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Intellectual Property Law

: Orange Book Blog: At the Intersection of Patent Law and FDA Law

Federal Circuit Affirms Summary Judgment of Nonobviousness of FORTICAL Formulation

By Aaron Barkoff


Unigene Labs and Upsher-Smith v. Apotex, No. 2010-1006 (Fed. Cir. 2011)

In a decision yesterday, the Federal Circuit affirmed a district court opinion granting Unigene's motion for summary judgment that claim 19 of U.S. Patent No. RE40,812 is not invalid for obviousness.  Claim 19 of the '812 patent covers the pharmaceutical formulation of FORTICAL (calcitonin nasal spray).  The Federal Circuit also affirmed the district court's denial of Apotex's motion to breach the attorney-client privilege under the crime-fraud exception and the district court's determination that Apotex had waived certain counterclaims, but the validity decision is the most interesting.

Claim 19 of the '812 patent recites:

A liquid pharmaceutical composition for nasal administration comprising about 2,200 MRC units of salmon calcitonin, about 20 mM citric acid, about 0.2% phenylethyl alcohol, about 0.5% benzyl alcohol, and about 0.1% polyoxyethylene(2) sorbitan monooleate.

Unigene filed its NDA for FORTICAL under section 505(b)(2), naming Novartis's MIACALCIN as the reference listed drug.  Whereas MIACALCIN contains benzalkonium chloride ("BZK"), an absorption enhancer, preservative and surfactant, FORTICAL contains citric acid (absorption enhancer), phenylethyl- and benzyl-alcohol (preservatives) and polysorbate 80 (surfactant).  Unigene also filed a patent application on its formulation, which issued as the '812 patent.

Apotex filed an ANDA for a generic version of FORTICAL, alleging that claim 19 of the '812 patent is invalid for obviousness.  Apotex argued that the formulation of claim 19 would have been obvious in light of MIACALCIN, a prior art patent (disclosing solid formulations of salmon calcitonin) and a prior art publication authored by Day.  The district court granted summary judgment of nonobviousness, which is relatively rare in Hatch-Waxman cases.

On appeal, the Federal Circuit began its obviousness analysis with an extensive discussion of KSR, in which the Supreme Court held that the teaching-suggestion-motivation (TSM) test is not a required part of the obviousness analysis.  The Federal Circuit acknowledges this, quoting from KSR:  "The obviousness analysis cannot be confined by a formalistic conception of the words, teachings, suggestion, and motivation . . . ."  But in the next paragraph, the Federal Circuit seems to rely on the TSM test, quoting from its 2006 decision in Eli Lilly v. Zenith Goldline:

to establish a prima facie case of obviousness based on a combination of elements in the prior art, the law requires a motivation to select the references and to combine them in the particular claimed manner to reach the claimed invention.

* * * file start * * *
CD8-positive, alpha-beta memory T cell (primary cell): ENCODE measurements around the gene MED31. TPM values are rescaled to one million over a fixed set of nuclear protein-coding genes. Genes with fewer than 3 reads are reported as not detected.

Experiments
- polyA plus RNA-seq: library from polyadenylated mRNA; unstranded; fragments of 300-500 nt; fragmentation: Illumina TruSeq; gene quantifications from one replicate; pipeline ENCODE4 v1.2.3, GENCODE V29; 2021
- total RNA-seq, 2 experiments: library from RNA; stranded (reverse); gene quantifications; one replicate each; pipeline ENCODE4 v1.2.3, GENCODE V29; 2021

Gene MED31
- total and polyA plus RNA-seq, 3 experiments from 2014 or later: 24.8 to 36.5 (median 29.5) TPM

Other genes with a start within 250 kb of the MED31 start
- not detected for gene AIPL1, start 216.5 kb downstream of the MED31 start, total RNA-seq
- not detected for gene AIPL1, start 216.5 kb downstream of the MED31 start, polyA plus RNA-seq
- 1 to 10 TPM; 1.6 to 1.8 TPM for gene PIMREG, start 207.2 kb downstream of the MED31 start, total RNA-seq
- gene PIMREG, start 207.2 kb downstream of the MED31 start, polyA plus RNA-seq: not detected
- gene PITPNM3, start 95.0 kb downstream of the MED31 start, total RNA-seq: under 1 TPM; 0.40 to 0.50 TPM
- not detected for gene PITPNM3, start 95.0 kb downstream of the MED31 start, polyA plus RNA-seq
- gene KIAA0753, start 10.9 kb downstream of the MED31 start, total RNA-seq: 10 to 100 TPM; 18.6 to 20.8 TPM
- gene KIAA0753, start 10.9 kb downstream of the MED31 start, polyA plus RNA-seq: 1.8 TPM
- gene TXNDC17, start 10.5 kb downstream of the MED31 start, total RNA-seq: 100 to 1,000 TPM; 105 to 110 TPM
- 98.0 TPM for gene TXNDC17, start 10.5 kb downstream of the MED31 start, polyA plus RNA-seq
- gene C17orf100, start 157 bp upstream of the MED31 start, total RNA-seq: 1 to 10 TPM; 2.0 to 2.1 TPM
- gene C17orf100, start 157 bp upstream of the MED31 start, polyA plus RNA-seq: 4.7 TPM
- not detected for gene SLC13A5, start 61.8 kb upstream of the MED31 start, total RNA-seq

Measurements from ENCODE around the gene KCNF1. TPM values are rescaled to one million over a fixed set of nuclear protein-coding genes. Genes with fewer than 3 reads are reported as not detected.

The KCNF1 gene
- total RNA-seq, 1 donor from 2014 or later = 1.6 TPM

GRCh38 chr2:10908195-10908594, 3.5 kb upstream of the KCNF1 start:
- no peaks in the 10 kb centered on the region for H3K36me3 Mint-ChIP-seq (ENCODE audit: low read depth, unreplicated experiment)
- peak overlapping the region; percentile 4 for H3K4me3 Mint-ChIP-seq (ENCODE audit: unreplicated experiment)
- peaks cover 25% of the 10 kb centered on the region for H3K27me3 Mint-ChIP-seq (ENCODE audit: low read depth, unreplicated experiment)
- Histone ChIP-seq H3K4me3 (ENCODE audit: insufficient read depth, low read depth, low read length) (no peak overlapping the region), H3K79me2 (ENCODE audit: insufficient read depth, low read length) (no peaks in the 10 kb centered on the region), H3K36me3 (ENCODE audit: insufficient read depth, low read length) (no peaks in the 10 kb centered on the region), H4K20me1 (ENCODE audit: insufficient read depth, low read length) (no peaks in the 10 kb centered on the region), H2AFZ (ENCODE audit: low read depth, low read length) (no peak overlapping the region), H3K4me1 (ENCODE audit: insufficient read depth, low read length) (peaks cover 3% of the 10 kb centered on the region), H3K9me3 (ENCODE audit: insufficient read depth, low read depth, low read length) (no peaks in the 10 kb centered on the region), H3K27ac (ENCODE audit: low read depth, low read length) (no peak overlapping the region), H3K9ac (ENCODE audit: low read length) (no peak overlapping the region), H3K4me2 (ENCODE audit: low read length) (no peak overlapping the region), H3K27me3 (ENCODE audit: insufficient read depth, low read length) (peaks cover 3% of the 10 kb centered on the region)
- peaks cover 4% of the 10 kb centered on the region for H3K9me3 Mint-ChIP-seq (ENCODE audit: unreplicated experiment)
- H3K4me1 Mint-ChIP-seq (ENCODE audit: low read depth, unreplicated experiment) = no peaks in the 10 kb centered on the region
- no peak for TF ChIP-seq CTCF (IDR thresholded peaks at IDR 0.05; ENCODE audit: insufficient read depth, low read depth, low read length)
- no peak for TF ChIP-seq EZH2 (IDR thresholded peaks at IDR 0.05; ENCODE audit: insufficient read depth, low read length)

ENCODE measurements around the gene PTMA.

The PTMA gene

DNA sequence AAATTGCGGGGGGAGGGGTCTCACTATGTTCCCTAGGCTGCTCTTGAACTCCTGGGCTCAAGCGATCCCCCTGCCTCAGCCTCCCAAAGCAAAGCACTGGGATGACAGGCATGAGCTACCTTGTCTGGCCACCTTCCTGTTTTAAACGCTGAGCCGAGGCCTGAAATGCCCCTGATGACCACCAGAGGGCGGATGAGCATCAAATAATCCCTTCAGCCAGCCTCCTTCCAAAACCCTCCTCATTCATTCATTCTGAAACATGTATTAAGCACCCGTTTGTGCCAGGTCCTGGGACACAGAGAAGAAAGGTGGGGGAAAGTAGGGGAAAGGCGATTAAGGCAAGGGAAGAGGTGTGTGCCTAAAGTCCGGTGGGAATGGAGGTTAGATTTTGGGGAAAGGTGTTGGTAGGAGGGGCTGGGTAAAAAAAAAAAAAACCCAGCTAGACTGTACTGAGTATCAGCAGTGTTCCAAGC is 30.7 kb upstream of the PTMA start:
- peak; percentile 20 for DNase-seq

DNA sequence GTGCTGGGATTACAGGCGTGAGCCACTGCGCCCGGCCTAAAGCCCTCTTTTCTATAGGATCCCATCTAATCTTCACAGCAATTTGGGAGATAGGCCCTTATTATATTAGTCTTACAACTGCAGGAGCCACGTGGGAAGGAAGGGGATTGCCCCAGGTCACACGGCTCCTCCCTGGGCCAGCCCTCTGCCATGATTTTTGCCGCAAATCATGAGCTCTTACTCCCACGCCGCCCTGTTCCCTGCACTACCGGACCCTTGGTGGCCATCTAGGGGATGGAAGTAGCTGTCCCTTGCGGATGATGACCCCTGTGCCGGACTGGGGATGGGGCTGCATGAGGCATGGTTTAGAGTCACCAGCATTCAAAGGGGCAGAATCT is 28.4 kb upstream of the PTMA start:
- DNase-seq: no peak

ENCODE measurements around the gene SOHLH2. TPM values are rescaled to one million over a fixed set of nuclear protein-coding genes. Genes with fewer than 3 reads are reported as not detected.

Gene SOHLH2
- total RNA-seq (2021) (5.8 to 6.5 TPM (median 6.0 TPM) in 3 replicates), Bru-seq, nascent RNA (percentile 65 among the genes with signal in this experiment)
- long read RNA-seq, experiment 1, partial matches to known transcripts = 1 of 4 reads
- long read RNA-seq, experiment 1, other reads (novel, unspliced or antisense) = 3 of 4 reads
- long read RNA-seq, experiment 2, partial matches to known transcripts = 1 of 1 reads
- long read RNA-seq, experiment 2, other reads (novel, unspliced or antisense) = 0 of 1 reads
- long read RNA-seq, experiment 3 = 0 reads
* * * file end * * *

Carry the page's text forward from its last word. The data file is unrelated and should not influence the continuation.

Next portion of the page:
The Federal Circuit then explained how KSR should be applied in cases involving pharmaceutical formulation patents.  The court compared the obviousness analysis in pharmaceutical compound cases to that in pharmaceutical formulation cases:

A prima facie case of obviousness in the chemical arts is often based on a known compound, called a "lead compound," which serves as a starting point for a person of ordinary skll developing the claimed invention.  Where the patent at issue claims a chemical compound, a lead compound is often used to show structural similarities between the claimed compound and prior art.  In the context of a composition or formulation patent where the patented formulation was made to mimic a previously FDA-approved formulation, the functional and pharmaceutical properties of the "lead compound" can be more relevant than the actual chemical structure (though not always mutually exclusive).  Thus, the term "reference composition" is more appropriate than "lead compound" when considering obviousness for a chemical composition. . . .

Addressing Apotex's obviousness position specifically, the Federal Circuit stated:  "To a person of ordinary skill in the art, citric acid would not be an obvious substitute for BZK's functions as an absorption enhancer and as a surfactant because citric acid has a vague role in even the closest prior art."  The court further found that the prior art actually teaches away from using citrict acid "as an absorption enhancing agent or stabilizing agent in a liquid formulation with a salmon cacitonin active ingredient."

The court concluded:  "There is no genuine dispute of material fact that a person of ordinary skill attempting to make a liquid composition to deliver salmon calcitonin into a human body through nasal administration, would not have considered using about 20 mM citric acid with the narrowly claimed amounts of benzyl alcohol, phenylethyl alcohol, and polysorbate 80, because the formulation would not be expected to perform properly to meet the specificity of a pharmaceutical use."

Full post as published by Orange Book Blog: At the Intersection of Patent Law and FDA Law on August 26, 2011 (boomark / email).

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